We have to laugh at Matt Labash's in-depth (11 pages) Weekly Standard cover story, "Roger Stone, Political Animal," who while a mere shell of the political animal he once was still gets blamed today "for things I have nothing to do with."
Once was the time Mr. Stone implanted his claws into every presidential campaign starting with Richard M. Nixon promising "to produce more than I promise." And, as Mr. Labash writes, he has "the battle scars to prove it."
More recently, he was blamed for leaking George W. Bush's forged Air National Guard records, and whereas most right-wing political operatives would delight in taking credit for the demise of Dan Rather, Mr. Stone labels such charges preposterous.
He made his bones during the Reagan era, hanging his political lobbyist shingle alongside old friends Charles Black, Paul Manafort and later Lee Atwater. But in 1996, when working as an unpaid adviser to Bob Dole, his career in mainstream politics ground to a lurid halt when photographs showed Mr. Stone and his second wife, Nydia, "striking come-hither poses in swinger's ads, putting out the call for bedroom playmates with exacting specifications: 'no smokers or fats please,' " Mr. Labash recalls.
"When I bring this up to Stone, he looks pained," says the Standard's senior writer, who spent a week interviewing Mr. Stone in New York and at his home in Miami, where the once-confident consultant can't quite relax these days.
"Though he appears to knock down each drink I order him, it turns out he has had only one," Mr. Labash reveals. "He greased the waiter in advance, telling him to only bring olives and water in his martini glass after the first one. He didn't want me to have the edge, in case I was there to whack him."
As expected, L. Brent Bozell III pulls no punches in his forthcoming book, "Whitewash: What the Media Won't Tell You About Hillary Clinton, but Conservatives Will."
A card-carrying member of the latter category, the founder and president of the Media Research Center describes how a "liberal news media" helped build the career of the Arkansas first lady turned senator from New York, and now are trying to propel her into the White House.
"The national media have flagrantly abandoned their duty as a supposedly independent, dispassionate press when it comes to coverage of Hillary Clinton," Mr. Bozell argues in an uncorrected proof of the book, due for release next month.
"They have shamelessly served as cheerleaders for Mrs. Clinton from the moment she emerged on the national scene in 1992 ... consistently hail[ing] her as a trailblazing pioneer, a feminist role model, a brilliant intellect, a politician of striking compassion, and inspiring leader, and more."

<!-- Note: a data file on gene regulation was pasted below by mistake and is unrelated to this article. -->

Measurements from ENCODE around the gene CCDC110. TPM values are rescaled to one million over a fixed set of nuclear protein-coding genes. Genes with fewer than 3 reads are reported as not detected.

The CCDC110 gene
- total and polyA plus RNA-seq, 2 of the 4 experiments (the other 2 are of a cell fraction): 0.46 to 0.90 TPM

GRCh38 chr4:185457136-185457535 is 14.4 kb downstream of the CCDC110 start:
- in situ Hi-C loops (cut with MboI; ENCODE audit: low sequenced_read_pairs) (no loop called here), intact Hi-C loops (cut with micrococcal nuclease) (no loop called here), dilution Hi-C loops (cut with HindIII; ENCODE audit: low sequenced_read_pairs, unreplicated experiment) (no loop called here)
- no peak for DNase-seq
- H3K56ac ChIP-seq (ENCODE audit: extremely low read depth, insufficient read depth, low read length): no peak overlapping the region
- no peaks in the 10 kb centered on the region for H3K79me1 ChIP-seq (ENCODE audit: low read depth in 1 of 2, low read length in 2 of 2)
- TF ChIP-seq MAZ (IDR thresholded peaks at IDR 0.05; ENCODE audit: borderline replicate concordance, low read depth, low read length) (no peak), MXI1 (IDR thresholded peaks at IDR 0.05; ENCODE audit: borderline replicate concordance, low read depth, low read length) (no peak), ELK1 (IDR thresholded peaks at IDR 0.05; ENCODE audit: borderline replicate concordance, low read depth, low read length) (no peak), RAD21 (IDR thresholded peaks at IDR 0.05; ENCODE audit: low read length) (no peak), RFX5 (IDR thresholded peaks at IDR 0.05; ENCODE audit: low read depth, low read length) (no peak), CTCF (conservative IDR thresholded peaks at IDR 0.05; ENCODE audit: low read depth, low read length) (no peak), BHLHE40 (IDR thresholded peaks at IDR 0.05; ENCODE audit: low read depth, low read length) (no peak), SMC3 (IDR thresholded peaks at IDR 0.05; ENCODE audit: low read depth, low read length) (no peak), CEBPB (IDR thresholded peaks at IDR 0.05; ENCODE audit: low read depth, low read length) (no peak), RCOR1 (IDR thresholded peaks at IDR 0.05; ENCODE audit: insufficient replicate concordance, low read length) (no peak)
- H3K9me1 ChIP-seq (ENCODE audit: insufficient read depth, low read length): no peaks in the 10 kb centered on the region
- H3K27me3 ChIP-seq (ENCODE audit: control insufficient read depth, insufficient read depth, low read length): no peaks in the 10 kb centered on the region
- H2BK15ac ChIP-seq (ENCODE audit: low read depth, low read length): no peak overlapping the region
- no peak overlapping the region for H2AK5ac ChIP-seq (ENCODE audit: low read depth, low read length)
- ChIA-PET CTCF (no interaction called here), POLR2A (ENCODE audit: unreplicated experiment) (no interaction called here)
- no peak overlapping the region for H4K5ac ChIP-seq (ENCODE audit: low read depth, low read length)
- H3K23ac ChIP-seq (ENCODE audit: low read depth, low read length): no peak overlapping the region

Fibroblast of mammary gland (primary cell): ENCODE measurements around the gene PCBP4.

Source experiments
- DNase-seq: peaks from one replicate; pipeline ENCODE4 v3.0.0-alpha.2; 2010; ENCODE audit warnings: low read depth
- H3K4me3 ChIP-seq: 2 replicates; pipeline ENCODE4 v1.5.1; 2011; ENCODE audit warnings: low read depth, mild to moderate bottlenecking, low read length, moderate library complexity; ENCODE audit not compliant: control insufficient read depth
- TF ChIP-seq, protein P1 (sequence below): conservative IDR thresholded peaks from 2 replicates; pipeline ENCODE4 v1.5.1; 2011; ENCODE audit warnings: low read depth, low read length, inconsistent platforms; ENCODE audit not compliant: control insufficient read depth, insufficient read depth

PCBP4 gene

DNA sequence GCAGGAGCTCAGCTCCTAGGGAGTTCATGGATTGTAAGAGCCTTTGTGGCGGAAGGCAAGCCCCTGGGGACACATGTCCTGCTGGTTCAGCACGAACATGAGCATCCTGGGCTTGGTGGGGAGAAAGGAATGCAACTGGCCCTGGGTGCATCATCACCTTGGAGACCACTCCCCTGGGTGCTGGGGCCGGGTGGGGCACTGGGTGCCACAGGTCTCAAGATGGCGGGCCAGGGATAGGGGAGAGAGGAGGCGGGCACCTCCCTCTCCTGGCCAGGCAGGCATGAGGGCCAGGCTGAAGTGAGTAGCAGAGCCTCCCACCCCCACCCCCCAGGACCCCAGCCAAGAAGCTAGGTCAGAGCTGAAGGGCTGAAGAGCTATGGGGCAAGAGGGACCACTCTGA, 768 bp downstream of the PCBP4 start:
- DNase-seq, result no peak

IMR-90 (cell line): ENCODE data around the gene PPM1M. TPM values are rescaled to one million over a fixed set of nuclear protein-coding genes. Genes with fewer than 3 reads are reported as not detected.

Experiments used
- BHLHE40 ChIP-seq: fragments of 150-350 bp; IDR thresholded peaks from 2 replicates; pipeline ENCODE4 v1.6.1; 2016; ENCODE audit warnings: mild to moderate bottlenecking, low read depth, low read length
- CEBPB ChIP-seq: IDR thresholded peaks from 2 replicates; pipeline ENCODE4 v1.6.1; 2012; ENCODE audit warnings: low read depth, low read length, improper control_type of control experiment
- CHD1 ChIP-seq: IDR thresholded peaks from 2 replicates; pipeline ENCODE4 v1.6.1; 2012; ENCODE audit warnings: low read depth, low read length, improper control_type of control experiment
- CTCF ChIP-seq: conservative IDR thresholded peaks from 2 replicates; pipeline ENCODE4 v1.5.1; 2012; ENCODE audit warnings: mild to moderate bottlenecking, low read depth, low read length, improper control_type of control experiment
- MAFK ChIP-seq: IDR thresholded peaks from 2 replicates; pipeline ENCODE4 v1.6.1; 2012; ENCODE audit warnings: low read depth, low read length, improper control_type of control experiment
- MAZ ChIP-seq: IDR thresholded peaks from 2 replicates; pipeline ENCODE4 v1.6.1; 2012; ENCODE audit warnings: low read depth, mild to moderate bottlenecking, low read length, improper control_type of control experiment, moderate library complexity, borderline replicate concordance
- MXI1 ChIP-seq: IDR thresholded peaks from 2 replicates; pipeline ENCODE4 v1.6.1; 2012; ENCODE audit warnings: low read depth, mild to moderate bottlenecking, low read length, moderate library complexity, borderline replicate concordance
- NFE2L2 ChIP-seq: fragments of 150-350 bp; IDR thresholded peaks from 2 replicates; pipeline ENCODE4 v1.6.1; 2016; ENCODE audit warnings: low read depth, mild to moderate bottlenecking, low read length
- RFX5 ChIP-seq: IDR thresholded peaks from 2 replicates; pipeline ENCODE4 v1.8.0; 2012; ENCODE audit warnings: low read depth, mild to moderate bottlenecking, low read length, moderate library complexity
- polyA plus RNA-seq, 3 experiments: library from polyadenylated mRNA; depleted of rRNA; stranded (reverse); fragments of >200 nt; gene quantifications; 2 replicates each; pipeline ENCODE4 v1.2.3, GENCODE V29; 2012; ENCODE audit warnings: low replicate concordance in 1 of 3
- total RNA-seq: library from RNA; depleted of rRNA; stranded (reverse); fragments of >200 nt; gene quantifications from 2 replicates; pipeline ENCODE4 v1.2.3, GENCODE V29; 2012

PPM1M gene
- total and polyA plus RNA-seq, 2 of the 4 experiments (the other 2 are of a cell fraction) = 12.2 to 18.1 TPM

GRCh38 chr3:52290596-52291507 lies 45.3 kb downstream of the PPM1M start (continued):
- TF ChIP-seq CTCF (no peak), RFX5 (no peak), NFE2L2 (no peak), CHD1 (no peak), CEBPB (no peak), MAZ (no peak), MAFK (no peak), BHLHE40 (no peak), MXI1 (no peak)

Strike or spare?
We had heard yesterday that Rep. Dennis J. Kucinich, Ohio Democrat and 2008 presidential candidate, wants Congress to "take back its exclusive authority to 'declare war' from the Bush administration."
The congressman is concerned by tough language of late toward Iran exuded by President Bush, Vice President Dick Cheney and Secretary of State Condoleezza Rice, which he says collectively hints of a U.S. military attack if new sanctions against the Middle Eastern nation fail.
Fortunately, some things never change. While visiting Mr. Kucinich's official congressional Web site to get his exact statement, we found prominently displayed above all other issues: "Polka, Bowling and Kielbasa."
"Learn why Cleveland is the capital of Polka, Bowling and Kielbasa," it reads, with the Iran issue posted further below.
Dropped the ball
It's not just Republicans who are critical of House Speaker Nancy Pelosi of California.
Sacramento Bee reporter John Hill writes that Mrs. Pelosi's "own party is turning on her, apparently because of a perception among California Democrats that she has not done enough to shake up the status quo in Washington, D.C."
Mark DiCamillo, polling director of a new Field Poll, is quoted as explaining that Mrs. Pelosi and Congress as a whole have fallen short of voter expectations since taking over both chambers.
"For Pelosi, it was the first time the poll showed more people disapproving than approving of her performance — 40 percent to 35 percent, with 25 percent having no opinion," he says.
Percentage of Americans who have not read a book in the past year: 27
— Harper's Index, November 2007